MCHENRY, Ill., April 23, 2012 /PRNewswire/ -- Medela convened the 7th International Breastfeeding and Lactation Symposium in Vienna, Austria on April 20-21, 2012. The annual event, attended by an international audience of neonatologists, midwives and lactation consultants, highlighted the latest insights into breastfeeding science as part of Medela's long-term commitment to supporting breastfeeding women and their families through research and innovation. Notable research presented at the symposium included the latest scientific evidence on breastfeeding and medication; the unique properties of oligosaccharides in human milk; and the presence of stem cells in human milk.
"Medela is honored to support new research to help better understand the unique properties of human milk, and extremely pleased with the level and quality of research presented at this year's Symposium," said Leon Mitoulas, Head of Breastfeeding Research at Medela. "The areas of research discussed are highly compelling, and ever-evolving, and are of great importance to healthcare professionals and mothers alike."
Among the presenters was Thomas Hale, R.Ph., Ph.D., a Professor of Pediatrics and Assistant Dean of Research at Texas Tech University School of Medicine, who discussed the latest scientific advice around breastfeeding and medication, a topic that has become of growing concern to nursing mothers and their health care practitioners. Dr. Hale and his team estimate breastfeeding data is available for less than 33% of drugs available on the market today. To address this, they are researching the transfer mechanism of drugs into milk. Dr. Hale's initial research conclusions show that not all medications need to be stopped while breastfeeding, and effective alternatives can be taken, particularly in relation to anti-depressants and anti-psychotics.
Lars Bode, Ph.D., an Assistant Professor of Pediatrics from the University of California, presented important findings about the presence of oligosaccharides in human milk. Initial research conclusions show the high concentration of unbound oligosaccharides, complex sugars found in human milk that cannot be replicated in infant formula, may help prevent necrotizing entercolitis (NEC). This finding may explain why formula-fed, mainly pre-term infants are six times more likely to suffer from this life-threatening inflammatory bowel disease than infants fed with breastmilk.
Lastly, University of Western Australia doctoral candidate Foteini Hassiotou presented specific findings from her research that found stem cells from breastmilk have the potential to become other body cell types such as bone, fat, liver and brain cells. Stem cell researchers are hoping this could be one way to ethically and easily obtain pluripotent stem cells in a non-invasive manner, and researchers are excited and looking forward to better understanding the contribution that these cells can make to the health of infants.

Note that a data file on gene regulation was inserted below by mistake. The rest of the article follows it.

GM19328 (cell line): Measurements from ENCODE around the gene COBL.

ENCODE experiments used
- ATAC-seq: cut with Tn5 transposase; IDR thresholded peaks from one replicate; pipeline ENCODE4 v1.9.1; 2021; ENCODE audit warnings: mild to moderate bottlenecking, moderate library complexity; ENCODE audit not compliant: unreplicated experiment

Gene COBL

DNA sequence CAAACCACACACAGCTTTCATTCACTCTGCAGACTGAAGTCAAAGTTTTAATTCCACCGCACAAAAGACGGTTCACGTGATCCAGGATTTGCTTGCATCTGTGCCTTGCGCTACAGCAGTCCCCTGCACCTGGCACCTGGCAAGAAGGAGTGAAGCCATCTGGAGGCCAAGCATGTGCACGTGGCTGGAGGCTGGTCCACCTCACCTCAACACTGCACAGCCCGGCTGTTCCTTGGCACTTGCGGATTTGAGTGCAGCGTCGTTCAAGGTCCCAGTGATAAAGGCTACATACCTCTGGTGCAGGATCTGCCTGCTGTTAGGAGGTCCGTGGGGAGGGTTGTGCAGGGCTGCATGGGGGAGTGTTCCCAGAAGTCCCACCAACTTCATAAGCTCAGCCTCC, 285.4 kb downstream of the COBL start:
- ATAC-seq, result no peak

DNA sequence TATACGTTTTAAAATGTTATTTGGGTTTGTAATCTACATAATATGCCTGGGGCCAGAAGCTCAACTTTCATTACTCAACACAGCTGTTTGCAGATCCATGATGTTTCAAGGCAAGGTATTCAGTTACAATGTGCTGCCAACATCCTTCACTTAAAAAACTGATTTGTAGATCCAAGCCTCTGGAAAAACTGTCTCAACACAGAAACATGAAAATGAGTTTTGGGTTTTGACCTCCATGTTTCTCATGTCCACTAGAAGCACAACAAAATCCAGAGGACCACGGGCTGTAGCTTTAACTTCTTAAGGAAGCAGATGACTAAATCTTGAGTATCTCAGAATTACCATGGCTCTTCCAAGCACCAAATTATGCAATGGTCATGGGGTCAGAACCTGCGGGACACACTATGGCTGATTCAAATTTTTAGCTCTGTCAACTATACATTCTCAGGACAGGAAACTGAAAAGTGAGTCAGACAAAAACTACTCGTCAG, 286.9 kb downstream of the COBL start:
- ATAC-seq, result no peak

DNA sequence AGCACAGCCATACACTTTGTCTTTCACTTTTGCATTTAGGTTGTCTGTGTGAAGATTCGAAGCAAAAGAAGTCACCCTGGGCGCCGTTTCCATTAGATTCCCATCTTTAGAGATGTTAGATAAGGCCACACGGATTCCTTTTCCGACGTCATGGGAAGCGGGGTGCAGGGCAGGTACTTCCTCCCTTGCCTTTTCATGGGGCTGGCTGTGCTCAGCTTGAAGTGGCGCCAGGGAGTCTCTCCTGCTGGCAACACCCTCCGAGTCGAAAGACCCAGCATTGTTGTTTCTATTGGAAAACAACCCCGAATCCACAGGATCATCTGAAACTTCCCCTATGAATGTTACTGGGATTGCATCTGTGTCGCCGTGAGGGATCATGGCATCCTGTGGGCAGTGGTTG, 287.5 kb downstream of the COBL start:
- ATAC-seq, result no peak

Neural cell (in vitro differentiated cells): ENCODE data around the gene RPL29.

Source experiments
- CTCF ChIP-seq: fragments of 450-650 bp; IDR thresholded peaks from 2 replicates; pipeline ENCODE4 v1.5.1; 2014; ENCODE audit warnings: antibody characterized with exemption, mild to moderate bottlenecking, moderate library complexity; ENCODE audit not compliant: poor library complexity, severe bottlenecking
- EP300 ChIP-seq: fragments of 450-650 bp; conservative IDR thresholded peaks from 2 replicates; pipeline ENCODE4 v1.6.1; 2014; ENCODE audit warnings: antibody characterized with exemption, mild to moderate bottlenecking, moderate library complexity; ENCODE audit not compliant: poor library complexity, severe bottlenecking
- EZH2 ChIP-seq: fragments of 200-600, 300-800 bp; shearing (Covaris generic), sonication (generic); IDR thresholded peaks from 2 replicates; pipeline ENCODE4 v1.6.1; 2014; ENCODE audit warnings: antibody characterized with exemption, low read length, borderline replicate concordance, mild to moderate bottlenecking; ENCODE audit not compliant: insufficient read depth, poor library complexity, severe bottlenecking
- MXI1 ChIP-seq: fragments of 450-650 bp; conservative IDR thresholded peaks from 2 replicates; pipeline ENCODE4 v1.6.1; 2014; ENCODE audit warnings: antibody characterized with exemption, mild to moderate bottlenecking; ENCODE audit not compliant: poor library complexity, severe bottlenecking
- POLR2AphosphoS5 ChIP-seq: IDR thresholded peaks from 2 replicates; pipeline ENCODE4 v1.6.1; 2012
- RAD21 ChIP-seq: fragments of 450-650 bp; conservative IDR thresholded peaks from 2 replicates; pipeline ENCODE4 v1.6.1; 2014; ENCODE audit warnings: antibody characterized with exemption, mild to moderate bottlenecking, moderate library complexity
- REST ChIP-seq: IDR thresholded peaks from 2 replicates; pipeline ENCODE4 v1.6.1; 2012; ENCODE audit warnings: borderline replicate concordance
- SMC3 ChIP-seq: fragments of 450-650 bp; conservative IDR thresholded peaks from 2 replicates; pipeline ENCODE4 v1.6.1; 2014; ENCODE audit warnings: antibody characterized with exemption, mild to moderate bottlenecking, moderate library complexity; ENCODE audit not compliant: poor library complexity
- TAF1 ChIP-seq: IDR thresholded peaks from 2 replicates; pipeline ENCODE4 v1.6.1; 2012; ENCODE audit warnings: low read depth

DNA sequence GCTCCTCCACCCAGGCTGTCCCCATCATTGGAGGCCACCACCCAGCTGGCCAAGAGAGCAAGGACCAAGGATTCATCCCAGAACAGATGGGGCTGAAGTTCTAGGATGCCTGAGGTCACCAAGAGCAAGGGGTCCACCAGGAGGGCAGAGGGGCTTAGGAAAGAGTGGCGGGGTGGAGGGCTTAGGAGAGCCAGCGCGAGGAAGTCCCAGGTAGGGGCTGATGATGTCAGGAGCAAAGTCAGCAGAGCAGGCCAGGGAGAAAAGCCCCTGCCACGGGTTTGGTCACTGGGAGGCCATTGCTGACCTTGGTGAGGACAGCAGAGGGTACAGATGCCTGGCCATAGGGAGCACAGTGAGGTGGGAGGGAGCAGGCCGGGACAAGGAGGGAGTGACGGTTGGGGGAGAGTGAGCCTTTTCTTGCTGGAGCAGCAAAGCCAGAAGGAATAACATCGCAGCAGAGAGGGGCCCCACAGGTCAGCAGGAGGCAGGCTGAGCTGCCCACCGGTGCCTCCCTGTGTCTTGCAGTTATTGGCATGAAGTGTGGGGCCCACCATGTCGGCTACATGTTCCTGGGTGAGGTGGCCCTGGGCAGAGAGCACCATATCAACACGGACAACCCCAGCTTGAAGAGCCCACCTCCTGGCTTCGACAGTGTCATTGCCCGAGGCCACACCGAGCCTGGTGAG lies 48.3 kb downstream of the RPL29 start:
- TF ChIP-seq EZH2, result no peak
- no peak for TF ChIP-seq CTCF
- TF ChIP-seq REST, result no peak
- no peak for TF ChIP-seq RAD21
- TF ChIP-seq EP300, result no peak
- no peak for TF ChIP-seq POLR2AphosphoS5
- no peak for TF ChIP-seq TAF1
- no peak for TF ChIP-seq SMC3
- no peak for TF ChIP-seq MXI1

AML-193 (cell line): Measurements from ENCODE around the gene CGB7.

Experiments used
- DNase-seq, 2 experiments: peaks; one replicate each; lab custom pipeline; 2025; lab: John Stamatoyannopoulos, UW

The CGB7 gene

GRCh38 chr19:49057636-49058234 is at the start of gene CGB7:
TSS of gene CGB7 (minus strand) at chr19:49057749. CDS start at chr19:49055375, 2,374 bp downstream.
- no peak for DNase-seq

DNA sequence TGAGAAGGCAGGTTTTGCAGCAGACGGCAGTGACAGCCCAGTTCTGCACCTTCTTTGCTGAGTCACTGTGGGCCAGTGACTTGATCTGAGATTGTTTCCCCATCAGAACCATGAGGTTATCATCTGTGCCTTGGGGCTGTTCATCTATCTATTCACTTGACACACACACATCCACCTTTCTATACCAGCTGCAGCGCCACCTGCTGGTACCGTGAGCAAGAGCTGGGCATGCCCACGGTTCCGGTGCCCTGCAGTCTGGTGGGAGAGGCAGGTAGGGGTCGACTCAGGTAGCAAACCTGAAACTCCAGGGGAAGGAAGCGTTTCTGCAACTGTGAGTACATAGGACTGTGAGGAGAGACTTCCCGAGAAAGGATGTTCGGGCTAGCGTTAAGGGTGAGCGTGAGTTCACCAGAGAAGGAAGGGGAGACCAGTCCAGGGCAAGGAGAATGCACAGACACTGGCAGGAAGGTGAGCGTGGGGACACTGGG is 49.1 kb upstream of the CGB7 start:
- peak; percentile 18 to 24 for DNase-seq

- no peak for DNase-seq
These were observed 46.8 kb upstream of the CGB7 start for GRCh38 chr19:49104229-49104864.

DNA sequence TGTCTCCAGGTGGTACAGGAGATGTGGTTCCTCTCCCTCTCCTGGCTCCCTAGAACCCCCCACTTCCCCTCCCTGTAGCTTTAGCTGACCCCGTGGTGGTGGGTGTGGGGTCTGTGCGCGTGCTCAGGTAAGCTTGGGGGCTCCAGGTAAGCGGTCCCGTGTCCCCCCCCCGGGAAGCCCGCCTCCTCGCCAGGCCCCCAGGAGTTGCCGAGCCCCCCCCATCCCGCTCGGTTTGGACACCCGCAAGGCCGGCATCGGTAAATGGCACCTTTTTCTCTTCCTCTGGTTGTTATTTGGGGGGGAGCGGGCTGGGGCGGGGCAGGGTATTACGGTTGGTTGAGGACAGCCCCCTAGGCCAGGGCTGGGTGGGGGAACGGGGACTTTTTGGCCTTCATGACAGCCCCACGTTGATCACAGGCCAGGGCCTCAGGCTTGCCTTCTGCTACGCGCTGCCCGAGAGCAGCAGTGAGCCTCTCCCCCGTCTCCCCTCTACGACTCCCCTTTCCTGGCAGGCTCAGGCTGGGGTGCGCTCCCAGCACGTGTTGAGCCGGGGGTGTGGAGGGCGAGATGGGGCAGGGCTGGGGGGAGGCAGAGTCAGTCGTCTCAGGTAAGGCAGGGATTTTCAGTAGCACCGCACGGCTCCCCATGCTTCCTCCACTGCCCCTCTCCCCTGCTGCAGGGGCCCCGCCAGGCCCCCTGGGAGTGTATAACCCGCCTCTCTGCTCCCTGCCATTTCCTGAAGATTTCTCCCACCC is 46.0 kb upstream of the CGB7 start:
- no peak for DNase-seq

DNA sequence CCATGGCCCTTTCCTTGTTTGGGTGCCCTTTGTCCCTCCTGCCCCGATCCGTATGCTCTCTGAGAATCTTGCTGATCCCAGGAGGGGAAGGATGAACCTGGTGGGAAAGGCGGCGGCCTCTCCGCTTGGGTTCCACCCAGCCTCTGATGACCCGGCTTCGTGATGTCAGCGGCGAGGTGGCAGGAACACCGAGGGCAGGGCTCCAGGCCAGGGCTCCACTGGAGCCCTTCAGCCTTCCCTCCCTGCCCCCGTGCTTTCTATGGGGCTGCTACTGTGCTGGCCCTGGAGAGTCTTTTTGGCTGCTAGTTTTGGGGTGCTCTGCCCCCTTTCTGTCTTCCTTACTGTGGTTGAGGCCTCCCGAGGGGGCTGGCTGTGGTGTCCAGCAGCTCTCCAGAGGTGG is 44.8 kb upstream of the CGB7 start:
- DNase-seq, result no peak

As a long-time champion of breastfeeding, Medela is proud to convene this group of international experts to discuss the latest insights into breastfeeding science. This dedication to research is powered by Medela's commitment to breastfeeding, and to the support of nursing mothers and their families the world over.
For more information about this research and to see the presentations shown at Medela's 7th International Breastfeeding and Lactation Symposium, please visit http://www.medela.com/IW/en/breastfeeding/for-professionals/congress2012.
Medela provides the most technologically advanced breastpumps and breastfeeding accessories to nursing mothers around the world. A long-time champion of breastfeeding, Medela is the only company to develop products based on research by the world's leading lactation experts. As a result, Medela's breastpumps are the number one choice of healthcare professionals and facilities worldwide.
Medela has developed an extensive line of products to meet the diverse needs of nursing mothers. These products include hospital-grade, double and single electric and manual personal breastpumps; breastfeeding accessories such as breast care products and specialty feeding devices. Most recently, Medela introduced 2-Phase Expression®, the only research-based breastpump technology that mimics a baby's nursing rhythm, resulting in faster let-down and milk flow.
Founded in 1961 by Olle Larsson in Zug, Switzerland, Medela continues to grow under the ownership of the Larsson family. Medela serves customers through a worldwide network of distribution partners in more than 90 countries and its 15 subsidiaries in Australia, the Benelux countries, Canada, China, France, Germany, Italy, Japan, Russia, the United Kingdom, the United States, Spain, Sweden, Poland and Switzerland. www.medela.com
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